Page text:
The state Senate Democratic majority: What it means for New York CUs

New York State Capitol Building, Albany

With Democrats taking over the majority in the state Senate at the start of the next legislative session, the New York Credit Union Association is hopeful long-stalled legislation will advance through the chamber. The Senate Democratic Conference is often ideologically aligned with the credit union mission of helping people of modest means and providing small businesses with access to credit.

New York state Senate Democrats have expressed strong interest and support for credit unions in the past and have signaled a desire to help credit unions reach more underserved New Yorkers. In particular, members of the conference have stated that they view credit unions as an alternative to check cashers and payday lenders, which often employ predatory practices and keep people in a cycle of debt.

Additionally, Democrats have shown significantly more support than their Republican counterparts when it comes to authorizing credit unions to accept public deposits.

Senate Majority Leader-elect Andrea Stewart-Cousins, D-Westchester-Rockland, has remained a supporter of credit unions and has expressed a strong interest in working with the Association to advance municipal deposits legislation.

The appointment of Sen. James Sanders Jr., D-Metropolitan, as chairman of the Senate Banks Committee is also seen as a positive development. Sanders, the former ranking member on the committee, is considered a knowledgeable and experienced lawmaker with respect to credit union issues. A longtime credit union champion, Sanders has previously been the prime sponsor of legislation that would authorize credit unions to accept municipal deposits and allow credit unions to participate in the Banking Development District Program – both priority issues for the state’s credit unions.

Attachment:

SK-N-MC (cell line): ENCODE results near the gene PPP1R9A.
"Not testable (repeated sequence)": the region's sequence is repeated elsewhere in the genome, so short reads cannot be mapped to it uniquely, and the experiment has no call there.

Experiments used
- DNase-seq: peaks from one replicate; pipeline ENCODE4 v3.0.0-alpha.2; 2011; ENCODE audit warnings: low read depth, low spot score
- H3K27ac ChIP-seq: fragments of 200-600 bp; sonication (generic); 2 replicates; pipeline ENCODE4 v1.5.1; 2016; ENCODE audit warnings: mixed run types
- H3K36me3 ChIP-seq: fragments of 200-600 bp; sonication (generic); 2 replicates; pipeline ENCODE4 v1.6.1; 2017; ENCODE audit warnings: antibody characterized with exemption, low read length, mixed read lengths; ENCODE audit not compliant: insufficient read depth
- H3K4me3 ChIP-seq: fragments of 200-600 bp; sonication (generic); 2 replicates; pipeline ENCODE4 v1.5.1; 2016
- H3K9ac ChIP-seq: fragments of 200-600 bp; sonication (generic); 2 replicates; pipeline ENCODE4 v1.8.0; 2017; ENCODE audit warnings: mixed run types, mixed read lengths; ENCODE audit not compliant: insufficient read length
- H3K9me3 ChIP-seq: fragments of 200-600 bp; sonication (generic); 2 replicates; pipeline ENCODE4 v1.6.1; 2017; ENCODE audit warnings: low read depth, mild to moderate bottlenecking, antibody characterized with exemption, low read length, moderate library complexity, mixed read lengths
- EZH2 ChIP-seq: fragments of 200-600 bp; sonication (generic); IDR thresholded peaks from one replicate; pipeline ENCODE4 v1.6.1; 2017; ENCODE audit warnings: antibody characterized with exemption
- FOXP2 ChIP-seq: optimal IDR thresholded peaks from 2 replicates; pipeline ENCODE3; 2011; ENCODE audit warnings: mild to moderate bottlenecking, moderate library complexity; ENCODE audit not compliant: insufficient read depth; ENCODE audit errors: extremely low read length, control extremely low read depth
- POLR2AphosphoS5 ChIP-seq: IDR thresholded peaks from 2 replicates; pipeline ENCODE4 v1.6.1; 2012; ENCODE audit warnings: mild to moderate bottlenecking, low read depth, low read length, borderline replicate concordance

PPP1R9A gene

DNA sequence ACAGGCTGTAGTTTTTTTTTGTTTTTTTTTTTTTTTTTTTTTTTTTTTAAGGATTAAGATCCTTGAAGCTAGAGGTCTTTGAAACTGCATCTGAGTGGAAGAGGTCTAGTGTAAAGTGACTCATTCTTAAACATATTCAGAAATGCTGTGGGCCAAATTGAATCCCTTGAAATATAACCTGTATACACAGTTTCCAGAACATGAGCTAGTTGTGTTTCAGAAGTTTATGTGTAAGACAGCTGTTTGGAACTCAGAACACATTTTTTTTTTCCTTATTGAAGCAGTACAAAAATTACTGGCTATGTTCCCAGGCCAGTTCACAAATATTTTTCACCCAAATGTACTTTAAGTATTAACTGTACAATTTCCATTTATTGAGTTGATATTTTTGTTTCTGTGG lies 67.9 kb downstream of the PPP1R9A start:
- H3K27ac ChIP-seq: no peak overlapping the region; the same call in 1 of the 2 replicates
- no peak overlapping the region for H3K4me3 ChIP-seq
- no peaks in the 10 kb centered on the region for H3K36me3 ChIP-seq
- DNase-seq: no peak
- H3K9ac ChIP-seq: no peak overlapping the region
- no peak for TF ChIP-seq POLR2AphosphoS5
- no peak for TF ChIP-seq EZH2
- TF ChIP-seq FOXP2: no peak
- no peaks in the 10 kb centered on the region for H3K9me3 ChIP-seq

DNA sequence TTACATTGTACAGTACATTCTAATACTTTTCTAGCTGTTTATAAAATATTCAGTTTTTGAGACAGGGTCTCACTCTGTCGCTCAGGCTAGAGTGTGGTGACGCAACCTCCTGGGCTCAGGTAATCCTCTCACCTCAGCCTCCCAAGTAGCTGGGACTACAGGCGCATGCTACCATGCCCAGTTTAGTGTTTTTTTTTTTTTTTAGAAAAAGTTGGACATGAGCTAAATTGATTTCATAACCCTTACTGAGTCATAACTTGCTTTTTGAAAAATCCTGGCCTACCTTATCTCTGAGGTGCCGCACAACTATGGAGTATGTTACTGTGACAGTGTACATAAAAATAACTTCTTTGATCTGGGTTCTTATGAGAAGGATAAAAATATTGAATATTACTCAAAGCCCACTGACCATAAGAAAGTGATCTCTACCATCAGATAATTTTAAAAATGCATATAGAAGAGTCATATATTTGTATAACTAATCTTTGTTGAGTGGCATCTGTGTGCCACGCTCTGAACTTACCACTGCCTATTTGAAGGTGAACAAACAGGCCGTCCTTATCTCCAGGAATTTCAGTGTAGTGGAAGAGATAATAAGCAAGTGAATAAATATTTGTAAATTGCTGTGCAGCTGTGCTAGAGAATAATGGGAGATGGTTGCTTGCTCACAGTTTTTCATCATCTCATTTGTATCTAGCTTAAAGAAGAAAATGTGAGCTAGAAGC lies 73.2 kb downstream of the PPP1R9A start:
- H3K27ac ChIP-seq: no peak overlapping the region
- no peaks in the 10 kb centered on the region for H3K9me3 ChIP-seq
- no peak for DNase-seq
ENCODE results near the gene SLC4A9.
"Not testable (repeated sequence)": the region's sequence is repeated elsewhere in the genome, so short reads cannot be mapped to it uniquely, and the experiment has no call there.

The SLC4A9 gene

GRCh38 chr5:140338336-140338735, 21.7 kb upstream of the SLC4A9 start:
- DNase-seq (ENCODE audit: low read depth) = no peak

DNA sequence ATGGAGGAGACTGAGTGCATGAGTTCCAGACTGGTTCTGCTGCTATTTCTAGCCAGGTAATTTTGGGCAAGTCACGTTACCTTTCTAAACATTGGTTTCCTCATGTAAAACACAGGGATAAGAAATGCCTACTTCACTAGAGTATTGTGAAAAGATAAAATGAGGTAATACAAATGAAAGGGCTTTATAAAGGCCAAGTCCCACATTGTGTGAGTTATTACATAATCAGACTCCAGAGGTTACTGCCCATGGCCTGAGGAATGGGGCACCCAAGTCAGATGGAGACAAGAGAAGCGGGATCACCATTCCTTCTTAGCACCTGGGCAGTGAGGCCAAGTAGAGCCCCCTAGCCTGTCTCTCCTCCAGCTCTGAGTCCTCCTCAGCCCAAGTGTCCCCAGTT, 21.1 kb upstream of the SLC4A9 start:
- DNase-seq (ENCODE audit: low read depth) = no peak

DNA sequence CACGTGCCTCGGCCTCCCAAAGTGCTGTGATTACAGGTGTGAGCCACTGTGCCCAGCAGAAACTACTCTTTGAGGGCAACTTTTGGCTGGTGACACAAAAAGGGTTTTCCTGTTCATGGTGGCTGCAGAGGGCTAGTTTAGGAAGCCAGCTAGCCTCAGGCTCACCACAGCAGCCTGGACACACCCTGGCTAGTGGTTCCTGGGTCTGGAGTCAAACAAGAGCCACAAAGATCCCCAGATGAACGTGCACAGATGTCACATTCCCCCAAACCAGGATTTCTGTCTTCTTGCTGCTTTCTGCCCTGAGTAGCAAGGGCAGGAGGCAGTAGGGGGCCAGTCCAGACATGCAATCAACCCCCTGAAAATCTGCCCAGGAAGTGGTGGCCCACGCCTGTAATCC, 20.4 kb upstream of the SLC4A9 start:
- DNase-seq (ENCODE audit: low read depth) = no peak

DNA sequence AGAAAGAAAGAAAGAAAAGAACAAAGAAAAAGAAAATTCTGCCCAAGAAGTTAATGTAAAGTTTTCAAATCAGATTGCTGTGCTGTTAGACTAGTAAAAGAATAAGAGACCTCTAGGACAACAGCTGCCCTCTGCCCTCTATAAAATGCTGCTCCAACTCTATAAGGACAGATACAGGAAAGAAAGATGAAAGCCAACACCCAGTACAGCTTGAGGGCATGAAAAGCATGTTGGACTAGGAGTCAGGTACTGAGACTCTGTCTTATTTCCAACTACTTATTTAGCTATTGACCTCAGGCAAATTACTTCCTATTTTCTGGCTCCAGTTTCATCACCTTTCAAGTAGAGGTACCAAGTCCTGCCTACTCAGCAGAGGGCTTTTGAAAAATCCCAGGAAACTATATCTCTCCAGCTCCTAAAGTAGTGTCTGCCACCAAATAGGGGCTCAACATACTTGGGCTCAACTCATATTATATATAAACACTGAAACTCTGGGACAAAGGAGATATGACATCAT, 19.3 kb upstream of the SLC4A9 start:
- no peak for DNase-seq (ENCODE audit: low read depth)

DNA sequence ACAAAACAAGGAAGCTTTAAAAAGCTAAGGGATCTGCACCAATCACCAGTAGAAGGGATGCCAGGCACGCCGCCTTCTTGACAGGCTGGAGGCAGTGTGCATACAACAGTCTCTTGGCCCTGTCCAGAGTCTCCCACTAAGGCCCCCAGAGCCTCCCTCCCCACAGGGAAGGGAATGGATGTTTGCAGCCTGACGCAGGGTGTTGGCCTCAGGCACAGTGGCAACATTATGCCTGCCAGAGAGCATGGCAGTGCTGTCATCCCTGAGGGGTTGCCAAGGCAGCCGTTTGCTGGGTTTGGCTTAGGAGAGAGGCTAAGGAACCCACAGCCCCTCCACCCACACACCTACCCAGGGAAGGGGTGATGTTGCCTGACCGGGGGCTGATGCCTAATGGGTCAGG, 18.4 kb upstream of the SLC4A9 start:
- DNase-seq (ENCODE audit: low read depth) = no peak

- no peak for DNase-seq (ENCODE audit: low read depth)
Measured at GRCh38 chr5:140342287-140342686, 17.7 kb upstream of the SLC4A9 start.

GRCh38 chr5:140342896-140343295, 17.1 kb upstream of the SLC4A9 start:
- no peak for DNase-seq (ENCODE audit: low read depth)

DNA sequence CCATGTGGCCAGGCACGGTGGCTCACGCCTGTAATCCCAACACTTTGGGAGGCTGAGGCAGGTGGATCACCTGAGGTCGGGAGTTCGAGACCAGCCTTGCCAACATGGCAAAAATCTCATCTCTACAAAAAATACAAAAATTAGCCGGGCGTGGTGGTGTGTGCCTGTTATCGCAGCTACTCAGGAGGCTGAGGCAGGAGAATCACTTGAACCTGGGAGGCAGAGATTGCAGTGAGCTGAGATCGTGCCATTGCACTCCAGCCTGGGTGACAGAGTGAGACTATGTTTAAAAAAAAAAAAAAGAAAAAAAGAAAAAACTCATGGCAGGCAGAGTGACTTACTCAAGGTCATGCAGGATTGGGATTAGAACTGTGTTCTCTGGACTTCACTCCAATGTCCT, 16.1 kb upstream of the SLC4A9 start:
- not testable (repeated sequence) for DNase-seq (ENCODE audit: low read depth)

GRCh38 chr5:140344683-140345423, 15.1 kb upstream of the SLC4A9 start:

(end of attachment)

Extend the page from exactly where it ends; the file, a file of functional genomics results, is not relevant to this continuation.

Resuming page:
Significantly, Sanders held a hearing in June 2018 to explore the Community Reinvestment Act modernization in response to the U.S. Treasury Department’s recommendations. He did not suggest applying the CRA to credit unions, but emphasized that more needs to be accomplished to increase lending in low-to-moderate income communities.

“The New York Credit Union Association looks forward to working with the new Senate Democratic majority in the 2019 legislative session,” said Michael Lieberman, Association VP of governmental affairs. “We will strive to achieve our mutual goals of bringing low-cost banking services to New York’s unbanked and underbanked populations, expanding access to financial education, and helping provide access to credit to people and businesses in New York’s most vulnerable communities.”

The first day of session is Jan. 9. Click here to view the 2019 legislative session calendar.

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